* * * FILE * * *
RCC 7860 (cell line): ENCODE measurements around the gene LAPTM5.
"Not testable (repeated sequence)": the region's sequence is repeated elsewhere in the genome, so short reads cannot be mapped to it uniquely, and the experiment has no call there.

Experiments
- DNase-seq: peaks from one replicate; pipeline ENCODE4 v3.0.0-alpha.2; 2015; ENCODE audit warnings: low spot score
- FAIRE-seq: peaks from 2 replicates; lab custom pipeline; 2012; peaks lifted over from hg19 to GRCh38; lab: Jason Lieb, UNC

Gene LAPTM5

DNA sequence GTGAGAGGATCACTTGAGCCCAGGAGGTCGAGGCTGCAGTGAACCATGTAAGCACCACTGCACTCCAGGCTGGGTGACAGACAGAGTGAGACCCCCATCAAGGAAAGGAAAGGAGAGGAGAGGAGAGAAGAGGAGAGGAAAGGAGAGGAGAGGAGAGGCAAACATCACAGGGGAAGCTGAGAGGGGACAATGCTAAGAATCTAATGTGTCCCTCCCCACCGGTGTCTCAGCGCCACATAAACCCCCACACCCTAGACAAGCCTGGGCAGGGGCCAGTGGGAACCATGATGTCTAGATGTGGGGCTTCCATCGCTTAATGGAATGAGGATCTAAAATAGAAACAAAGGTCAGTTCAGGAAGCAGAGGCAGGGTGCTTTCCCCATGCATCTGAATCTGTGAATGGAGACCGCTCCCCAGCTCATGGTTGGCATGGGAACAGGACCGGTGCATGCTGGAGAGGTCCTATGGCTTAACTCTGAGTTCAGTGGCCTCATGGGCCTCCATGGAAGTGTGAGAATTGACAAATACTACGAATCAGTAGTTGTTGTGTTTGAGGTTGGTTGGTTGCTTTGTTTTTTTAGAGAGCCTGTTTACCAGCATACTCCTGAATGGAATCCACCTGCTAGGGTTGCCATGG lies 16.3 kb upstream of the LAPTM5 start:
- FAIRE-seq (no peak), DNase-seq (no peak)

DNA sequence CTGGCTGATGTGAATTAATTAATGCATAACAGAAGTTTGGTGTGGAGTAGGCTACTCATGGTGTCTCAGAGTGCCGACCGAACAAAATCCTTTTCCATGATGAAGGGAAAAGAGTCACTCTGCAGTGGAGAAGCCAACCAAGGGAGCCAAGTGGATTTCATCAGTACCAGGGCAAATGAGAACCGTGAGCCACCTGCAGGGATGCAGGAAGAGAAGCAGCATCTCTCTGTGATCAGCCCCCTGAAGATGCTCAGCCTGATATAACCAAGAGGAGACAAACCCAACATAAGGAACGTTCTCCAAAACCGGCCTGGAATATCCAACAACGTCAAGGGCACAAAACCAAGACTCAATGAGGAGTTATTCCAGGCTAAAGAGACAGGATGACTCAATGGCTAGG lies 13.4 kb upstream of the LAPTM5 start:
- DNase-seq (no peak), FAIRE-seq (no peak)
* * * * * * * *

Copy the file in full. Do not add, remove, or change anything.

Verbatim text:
RCC 7860 (cell line): ENCODE measurements around the gene LAPTM5.
"Not testable (repeated sequence)": the region's sequence is repeated elsewhere in the genome, so short reads cannot be mapped to it uniquely, and the experiment has no call there.

Experiments
- DNase-seq: peaks from one replicate; pipeline ENCODE4 v3.0.0-alpha.2; 2015; ENCODE audit warnings: low spot score
- FAIRE-seq: peaks from 2 replicates; lab custom pipeline; 2012; peaks lifted over from hg19 to GRCh38; lab: Jason Lieb, UNC

Gene LAPTM5

DNA sequence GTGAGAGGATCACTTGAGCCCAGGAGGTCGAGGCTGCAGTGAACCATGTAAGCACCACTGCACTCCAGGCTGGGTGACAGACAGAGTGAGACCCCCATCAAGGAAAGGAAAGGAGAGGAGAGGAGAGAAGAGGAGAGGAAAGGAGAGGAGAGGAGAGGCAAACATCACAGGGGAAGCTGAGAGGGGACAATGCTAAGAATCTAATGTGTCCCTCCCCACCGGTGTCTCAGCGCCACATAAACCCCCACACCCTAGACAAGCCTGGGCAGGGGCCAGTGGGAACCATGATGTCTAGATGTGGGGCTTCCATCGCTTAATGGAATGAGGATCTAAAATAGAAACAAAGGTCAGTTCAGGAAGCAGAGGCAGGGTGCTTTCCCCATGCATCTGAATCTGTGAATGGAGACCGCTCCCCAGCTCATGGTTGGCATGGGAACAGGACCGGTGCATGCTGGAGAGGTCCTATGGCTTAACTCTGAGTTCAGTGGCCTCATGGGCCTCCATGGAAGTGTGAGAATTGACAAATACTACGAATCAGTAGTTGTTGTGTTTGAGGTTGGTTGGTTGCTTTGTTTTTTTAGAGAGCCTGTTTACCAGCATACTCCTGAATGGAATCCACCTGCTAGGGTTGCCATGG lies 16.3 kb upstream of the LAPTM5 start:
- FAIRE-seq (no peak), DNase-seq (no peak)

DNA sequence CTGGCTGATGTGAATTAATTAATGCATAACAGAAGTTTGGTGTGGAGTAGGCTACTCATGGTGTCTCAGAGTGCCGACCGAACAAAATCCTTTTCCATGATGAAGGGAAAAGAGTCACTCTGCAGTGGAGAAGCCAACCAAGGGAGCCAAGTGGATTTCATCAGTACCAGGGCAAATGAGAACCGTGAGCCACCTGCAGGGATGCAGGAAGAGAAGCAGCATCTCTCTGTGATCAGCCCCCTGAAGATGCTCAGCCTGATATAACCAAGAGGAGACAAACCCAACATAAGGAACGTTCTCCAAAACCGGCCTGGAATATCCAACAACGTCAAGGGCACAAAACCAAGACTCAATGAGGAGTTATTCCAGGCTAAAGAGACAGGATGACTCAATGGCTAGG lies 13.4 kb upstream of the LAPTM5 start:
- DNase-seq (no peak), FAIRE-seq (no peak)